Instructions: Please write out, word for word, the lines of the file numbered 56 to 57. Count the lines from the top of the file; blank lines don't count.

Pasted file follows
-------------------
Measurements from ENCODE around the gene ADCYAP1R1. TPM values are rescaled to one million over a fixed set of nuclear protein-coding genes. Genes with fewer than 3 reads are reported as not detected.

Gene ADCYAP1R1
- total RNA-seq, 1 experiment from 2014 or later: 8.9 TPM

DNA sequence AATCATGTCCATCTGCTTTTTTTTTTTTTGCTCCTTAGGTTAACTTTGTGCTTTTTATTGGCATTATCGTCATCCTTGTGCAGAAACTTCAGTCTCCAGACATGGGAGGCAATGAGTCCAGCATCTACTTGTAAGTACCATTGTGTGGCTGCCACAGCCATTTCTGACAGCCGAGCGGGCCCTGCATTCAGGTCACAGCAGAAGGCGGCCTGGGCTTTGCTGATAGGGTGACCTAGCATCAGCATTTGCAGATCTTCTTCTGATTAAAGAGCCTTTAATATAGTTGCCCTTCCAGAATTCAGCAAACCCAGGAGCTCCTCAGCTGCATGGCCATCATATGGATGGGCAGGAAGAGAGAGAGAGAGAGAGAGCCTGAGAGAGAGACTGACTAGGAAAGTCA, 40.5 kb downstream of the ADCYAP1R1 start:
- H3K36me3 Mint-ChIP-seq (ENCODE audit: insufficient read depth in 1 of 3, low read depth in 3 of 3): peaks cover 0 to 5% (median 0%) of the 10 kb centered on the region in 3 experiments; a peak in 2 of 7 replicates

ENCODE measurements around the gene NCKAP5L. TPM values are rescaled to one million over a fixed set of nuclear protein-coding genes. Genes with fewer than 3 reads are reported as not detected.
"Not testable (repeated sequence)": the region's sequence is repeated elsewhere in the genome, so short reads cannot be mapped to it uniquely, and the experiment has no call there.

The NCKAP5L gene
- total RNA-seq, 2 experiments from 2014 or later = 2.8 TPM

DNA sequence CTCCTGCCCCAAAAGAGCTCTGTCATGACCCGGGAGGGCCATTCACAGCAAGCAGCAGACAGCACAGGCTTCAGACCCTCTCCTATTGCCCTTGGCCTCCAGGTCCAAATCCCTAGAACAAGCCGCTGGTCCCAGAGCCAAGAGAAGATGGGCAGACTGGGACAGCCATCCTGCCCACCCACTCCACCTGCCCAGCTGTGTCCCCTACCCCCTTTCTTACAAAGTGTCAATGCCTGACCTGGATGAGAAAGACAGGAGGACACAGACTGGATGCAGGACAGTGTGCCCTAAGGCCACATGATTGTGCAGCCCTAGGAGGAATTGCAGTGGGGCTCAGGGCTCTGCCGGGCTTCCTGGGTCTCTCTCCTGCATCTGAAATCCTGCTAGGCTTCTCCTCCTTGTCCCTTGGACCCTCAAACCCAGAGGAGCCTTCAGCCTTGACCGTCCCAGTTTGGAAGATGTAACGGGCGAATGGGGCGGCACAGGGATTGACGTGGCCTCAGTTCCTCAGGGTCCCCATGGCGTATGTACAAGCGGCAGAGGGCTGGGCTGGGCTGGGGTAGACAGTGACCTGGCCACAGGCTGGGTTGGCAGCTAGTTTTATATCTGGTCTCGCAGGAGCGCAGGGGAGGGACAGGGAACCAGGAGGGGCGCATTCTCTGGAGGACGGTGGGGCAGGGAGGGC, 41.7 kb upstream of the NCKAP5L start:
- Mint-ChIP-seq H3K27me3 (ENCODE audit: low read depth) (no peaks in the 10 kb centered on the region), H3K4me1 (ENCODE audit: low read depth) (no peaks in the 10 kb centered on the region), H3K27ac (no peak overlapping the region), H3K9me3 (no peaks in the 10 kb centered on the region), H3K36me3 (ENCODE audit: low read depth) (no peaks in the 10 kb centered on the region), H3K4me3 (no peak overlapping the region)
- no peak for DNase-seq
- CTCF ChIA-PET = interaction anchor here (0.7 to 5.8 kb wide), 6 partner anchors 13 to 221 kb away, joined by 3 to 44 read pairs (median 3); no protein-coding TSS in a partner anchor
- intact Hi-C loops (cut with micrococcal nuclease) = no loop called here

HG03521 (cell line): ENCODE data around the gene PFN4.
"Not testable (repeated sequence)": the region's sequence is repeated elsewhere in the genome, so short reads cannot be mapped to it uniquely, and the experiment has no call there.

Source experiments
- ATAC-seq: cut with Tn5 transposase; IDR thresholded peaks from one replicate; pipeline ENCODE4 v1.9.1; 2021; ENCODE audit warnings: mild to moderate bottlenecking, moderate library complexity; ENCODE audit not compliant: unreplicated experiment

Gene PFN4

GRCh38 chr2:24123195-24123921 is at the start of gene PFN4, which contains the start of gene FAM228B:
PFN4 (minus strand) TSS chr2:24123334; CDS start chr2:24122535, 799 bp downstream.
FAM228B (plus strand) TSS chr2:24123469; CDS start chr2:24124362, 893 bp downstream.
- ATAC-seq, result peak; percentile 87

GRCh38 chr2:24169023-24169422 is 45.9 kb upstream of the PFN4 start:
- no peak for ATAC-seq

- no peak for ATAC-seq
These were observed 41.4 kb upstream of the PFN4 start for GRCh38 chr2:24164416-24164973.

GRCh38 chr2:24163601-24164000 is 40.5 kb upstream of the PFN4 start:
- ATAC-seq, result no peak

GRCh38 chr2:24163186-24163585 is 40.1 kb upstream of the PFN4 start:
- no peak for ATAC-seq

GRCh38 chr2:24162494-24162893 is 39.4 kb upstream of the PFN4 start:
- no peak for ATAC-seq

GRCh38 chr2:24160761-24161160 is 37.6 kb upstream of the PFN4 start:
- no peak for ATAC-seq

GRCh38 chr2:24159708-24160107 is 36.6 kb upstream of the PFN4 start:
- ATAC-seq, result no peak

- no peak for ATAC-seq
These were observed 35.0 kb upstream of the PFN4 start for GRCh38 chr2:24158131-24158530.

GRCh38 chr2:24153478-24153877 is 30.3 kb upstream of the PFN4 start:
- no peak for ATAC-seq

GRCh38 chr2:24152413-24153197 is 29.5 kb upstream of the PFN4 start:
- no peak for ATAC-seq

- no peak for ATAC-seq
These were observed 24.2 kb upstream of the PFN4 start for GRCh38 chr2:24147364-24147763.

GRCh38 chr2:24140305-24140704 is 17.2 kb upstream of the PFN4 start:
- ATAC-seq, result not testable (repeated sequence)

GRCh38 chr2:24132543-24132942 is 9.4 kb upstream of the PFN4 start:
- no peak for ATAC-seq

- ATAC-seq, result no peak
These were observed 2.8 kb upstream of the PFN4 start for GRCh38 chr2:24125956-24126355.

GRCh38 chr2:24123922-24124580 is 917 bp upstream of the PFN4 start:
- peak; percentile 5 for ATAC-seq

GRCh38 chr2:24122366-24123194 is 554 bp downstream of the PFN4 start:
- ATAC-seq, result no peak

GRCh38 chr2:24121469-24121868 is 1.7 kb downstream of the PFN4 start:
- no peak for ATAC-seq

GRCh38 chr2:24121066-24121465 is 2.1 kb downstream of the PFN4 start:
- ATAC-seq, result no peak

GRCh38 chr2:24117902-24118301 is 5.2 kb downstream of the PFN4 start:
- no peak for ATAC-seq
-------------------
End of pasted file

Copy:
GRCh38 chr2:24121469-24121868 is 1.7 kb downstream of the PFN4 start:
- no peak for ATAC-seq